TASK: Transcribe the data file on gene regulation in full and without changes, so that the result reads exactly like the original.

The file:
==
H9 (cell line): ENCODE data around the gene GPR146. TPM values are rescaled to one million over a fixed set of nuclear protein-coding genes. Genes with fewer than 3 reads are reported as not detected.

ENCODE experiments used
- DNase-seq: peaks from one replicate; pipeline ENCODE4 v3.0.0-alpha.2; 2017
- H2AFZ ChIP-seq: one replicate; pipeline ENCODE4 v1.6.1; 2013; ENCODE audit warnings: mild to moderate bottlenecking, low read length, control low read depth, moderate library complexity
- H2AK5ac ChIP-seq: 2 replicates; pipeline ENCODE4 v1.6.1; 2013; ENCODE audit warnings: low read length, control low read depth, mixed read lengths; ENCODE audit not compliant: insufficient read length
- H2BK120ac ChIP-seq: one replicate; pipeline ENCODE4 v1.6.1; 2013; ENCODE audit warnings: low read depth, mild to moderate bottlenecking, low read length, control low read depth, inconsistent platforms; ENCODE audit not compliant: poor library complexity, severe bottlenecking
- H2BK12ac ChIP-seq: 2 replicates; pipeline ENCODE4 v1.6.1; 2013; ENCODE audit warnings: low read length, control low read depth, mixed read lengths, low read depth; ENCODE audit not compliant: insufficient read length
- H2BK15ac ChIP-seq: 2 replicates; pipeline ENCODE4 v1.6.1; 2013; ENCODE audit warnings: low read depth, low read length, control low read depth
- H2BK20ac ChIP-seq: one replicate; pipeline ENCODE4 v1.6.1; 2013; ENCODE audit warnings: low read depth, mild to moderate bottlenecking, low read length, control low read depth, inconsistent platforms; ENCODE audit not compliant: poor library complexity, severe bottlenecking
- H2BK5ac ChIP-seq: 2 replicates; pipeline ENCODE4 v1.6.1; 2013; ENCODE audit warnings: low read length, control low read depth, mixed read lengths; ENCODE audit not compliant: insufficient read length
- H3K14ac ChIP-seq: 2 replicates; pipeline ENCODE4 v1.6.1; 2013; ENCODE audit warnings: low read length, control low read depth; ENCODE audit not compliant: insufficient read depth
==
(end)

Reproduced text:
H9 (cell line): ENCODE data around the gene GPR146. TPM values are rescaled to one million over a fixed set of nuclear protein-coding genes. Genes with fewer than 3 reads are reported as not detected.

ENCODE experiments used
- DNase-seq: peaks from one replicate; pipeline ENCODE4 v3.0.0-alpha.2; 2017
- H2AFZ ChIP-seq: one replicate; pipeline ENCODE4 v1.6.1; 2013; ENCODE audit warnings: mild to moderate bottlenecking, low read length, control low read depth, moderate library complexity
- H2AK5ac ChIP-seq: 2 replicates; pipeline ENCODE4 v1.6.1; 2013; ENCODE audit warnings: low read length, control low read depth, mixed read lengths; ENCODE audit not compliant: insufficient read length
- H2BK120ac ChIP-seq: one replicate; pipeline ENCODE4 v1.6.1; 2013; ENCODE audit warnings: low read depth, mild to moderate bottlenecking, low read length, control low read depth, inconsistent platforms; ENCODE audit not compliant: poor library complexity, severe bottlenecking
- H2BK12ac ChIP-seq: 2 replicates; pipeline ENCODE4 v1.6.1; 2013; ENCODE audit warnings: low read length, control low read depth, mixed read lengths, low read depth; ENCODE audit not compliant: insufficient read length
- H2BK15ac ChIP-seq: 2 replicates; pipeline ENCODE4 v1.6.1; 2013; ENCODE audit warnings: low read depth, low read length, control low read depth
- H2BK20ac ChIP-seq: one replicate; pipeline ENCODE4 v1.6.1; 2013; ENCODE audit warnings: low read depth, mild to moderate bottlenecking, low read length, control low read depth, inconsistent platforms; ENCODE audit not compliant: poor library complexity, severe bottlenecking
- H2BK5ac ChIP-seq: 2 replicates; pipeline ENCODE4 v1.6.1; 2013; ENCODE audit warnings: low read length, control low read depth, mixed read lengths; ENCODE audit not compliant: insufficient read length
- H3K14ac ChIP-seq: 2 replicates; pipeline ENCODE4 v1.6.1; 2013; ENCODE audit warnings: low read length, control low read depth; ENCODE audit not compliant: insufficient read depth